As a result of changes to the school board structure enacted after Baker was elected, the county executive has the power to appoint three school board members. Mundey holds an elected seat, but according to school board officials, her resignation allows the county executive the opportunity to appoint her successor to fill the remainder of her term.

The Board of Education met in executive session at 8 p.m. Wednesday. Maryland law allows public bodies like school boards, town and county councils to meet behind closed doors in “executive session” under a number of circumstances, including personnel issues and when obtaining legal advice.

via WTOP

WTOP’s Kate Ryan contributed to this report.


Updated:GAO Employees Indicted for School Lunch Fraud.

WASHINGTON, DC - March 04: Gene L. Dodaro, acting comptroller general of the Government Accountability Office, testifies during the Senate Homeland Security and Governmental Affairs hearing on how the federal government will account for the $787 billion economic stimulus bill known as the American Recovery and Reinvestment Act of 2009. (Photo by Scott J. Ferrell/Congressional Quarterly)

WASHINGTON, DC – March 04: Gene L. Dodaro, is the comptroller general of the Government Accountability Office, (GAO). He is seen here testifing during the Senate Homeland Security and Governmental Affairs hearing on how the federal government will account for the $787 billion economic stimulus bill known as the American Recovery and Reinvestment Act of 2009. (Photo by Scott J. Ferrell)

Updated 8:24 p.m. | Five employees with the Government Accountability Office, and one GAO employee’s spouse, were indicted Tuesday for working to illegally obtain reduced-price lunches for their children. Among them is Board of Education member for Prince George’s County Ms. Lyn Mundey representing District 7.  Ms. Mundey was appointed to that position by County Executive Rushern Baker III.

The indictment resulted from the legislative branch agency’s own investigation into the school meals program, which found some of the GAO’s employees applied for the program and underreported their income to gain access to the reduced-price lunches. After the agency discovered the illegal activity, the GAO reported applications to the agency’s inspector general.

“There is no excuse for stealing funds intended to go to children whose parents cannot afford the school lunches,” Maryland’s Prince George’s County State’s Attorney Angela Alsobrooks said in a news release announcing the indictment. “Their actions are made even worse by the fact that some of them claimed to have not just low income, but no income at all, even though they were working full-time jobs at the GAO.”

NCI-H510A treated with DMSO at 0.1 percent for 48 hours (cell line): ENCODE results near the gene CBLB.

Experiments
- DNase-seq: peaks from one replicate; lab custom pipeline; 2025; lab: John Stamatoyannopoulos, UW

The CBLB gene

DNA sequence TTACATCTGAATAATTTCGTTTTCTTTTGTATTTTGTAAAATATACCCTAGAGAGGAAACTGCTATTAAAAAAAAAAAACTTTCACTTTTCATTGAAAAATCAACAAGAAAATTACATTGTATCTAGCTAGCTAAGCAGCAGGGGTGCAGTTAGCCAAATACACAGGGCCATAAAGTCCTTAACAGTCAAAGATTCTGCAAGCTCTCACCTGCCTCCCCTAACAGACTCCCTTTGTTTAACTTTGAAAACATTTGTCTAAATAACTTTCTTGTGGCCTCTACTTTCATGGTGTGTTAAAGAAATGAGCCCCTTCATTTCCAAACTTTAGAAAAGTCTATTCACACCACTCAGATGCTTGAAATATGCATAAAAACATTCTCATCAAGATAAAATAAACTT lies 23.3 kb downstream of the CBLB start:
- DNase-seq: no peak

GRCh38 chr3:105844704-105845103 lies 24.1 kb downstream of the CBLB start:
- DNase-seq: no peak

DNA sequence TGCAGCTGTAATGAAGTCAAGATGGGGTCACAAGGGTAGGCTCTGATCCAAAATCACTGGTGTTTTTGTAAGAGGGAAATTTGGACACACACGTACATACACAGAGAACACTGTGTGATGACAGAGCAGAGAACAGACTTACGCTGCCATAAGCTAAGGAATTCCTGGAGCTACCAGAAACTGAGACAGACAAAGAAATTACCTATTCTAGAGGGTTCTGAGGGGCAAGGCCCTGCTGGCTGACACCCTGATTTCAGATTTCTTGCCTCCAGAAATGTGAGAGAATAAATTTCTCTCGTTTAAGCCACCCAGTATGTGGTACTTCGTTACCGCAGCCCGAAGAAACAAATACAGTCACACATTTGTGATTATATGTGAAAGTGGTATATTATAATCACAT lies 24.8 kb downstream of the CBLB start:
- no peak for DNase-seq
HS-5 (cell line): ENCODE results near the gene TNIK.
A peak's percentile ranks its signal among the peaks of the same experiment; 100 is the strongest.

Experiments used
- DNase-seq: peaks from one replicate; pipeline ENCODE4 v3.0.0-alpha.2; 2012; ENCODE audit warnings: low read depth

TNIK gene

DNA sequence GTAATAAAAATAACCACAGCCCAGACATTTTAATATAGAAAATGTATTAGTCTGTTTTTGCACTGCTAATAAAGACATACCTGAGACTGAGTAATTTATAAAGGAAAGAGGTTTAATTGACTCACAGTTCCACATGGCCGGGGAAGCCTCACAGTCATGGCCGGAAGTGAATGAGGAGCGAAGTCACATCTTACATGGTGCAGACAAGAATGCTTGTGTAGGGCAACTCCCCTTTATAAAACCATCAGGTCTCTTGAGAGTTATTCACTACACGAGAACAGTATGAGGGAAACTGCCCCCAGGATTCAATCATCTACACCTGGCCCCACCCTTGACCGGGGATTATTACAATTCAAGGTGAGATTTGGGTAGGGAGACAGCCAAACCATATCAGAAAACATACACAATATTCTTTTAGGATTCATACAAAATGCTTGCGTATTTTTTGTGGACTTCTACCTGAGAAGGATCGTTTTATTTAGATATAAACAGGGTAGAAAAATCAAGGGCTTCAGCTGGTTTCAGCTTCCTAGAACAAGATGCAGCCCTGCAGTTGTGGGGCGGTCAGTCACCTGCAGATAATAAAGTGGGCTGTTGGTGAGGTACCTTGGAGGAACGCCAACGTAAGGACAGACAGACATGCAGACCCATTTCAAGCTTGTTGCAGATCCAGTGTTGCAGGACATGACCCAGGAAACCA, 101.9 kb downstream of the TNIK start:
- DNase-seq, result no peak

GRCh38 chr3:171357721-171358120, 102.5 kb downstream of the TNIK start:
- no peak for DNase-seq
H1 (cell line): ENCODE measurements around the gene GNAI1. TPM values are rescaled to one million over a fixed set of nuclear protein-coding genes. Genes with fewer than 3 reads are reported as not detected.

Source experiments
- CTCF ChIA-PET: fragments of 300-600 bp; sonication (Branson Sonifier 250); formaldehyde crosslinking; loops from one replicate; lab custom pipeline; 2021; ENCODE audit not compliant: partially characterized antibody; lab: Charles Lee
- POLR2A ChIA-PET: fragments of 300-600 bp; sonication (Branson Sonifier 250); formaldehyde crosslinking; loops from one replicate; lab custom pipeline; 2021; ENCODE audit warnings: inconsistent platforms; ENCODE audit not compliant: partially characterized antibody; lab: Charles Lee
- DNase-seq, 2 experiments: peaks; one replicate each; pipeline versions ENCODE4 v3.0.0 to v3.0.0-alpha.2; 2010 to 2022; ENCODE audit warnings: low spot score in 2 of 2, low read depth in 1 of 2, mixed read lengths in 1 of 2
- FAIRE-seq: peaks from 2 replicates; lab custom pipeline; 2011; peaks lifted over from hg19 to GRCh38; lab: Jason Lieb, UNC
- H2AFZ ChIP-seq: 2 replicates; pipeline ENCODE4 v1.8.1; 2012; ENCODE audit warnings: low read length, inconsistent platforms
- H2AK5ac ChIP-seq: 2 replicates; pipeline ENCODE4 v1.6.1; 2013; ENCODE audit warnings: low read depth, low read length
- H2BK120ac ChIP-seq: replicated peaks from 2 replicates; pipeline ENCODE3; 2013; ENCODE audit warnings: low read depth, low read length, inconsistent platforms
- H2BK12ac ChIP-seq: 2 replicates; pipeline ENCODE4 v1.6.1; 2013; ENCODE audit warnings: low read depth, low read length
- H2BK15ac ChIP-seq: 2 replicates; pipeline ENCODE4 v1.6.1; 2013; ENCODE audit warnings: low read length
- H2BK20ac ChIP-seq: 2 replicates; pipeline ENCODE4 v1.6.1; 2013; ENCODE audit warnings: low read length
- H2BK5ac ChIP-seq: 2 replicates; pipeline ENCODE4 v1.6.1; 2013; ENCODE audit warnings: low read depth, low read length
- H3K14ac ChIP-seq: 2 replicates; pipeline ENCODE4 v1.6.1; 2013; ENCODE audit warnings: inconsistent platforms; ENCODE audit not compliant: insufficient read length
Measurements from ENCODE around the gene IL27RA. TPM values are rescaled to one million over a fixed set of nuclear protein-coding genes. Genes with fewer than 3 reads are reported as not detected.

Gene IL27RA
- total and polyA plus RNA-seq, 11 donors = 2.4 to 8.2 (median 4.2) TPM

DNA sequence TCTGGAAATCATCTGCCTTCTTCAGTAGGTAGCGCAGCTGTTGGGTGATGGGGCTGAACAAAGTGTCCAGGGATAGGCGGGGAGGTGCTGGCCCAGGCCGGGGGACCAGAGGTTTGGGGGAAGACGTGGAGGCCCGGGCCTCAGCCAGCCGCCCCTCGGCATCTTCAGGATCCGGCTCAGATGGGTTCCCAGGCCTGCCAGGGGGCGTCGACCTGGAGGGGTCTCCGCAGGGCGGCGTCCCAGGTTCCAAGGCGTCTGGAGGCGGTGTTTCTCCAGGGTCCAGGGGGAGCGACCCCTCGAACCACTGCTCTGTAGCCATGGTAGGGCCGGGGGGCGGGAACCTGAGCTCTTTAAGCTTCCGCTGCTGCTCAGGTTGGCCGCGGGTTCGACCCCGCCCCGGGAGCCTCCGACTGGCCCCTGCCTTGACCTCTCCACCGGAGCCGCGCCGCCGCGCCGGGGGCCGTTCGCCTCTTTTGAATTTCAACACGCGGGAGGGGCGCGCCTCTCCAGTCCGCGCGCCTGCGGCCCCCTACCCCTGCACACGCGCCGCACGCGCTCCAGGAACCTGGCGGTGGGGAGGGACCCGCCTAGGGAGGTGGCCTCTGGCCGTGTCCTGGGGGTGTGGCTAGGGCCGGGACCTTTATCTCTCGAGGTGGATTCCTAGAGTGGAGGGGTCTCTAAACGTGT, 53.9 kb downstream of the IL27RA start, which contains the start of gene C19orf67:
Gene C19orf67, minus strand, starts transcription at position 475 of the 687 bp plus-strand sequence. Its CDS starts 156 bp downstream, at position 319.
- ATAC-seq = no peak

The GAO, which notes on its website that it is often referred to as the “congressional watchdog,” investigates federal spending. GAO spokesman Chuck Young wrote in an email to the press that GAO employees were “both disappointed and surprised” to learn their colleagues were potentially committing fraud.

“We will now be monitoring the judicial process and then determine what personnel actions might be appropriate,” Young said. Young later noted all of the employees indicted are administrative support personnel.

According to the news release, between 2010 and 2014, the employees’ children received more than $13,000 in reduced-price lunches. The GAO employees named in the indictment include Lynette Mundey, an internal auditor and an outgoing member of the county’s board of education; Barbara Rowley; Jamilah Reid; Tracy Williams; Charlene Savoy; and James Pickney, whose wife is a GAO employee. Pickney allegedly failed to disclose his wife’s income, which rendered his family ineligible for the reduced lunch program.

Each employee was charged with two counts of welfare fraud, two counts of submitting a false application for public assistance and one count of a theft scheme, according to a copy of the indictment.

Young also noted in his statement that, apart from the GAO employees, during its investigation the agency found 298 individuals that potentially filed fraudulent applications. Those individuals were referred to the Department of Agriculture Inspector General’s Office, the Departments of Human Services in three states and the District of Columbia, and individual school districts.

>>> Read more Updates in WJLA Reports

300x300Board of Education member for Prince George’s County Lyn Mundey (seen here) has been indicted on charges of theft, fraud and filing false documents. It’s alleged Mundey’s child received more than $1,300 worth of free lunches through the federal USDA low income meals program, which is reserved for individuals with annual salaries ranging from approximately $11,600 to $40,000, depending on the size of the household, according to a press release. It’s also alleged that Mundey falsely claimed low and no income to win the benefit, even as she worked as a management analyst at the Government Accountability Office (GAO) and as a school board member.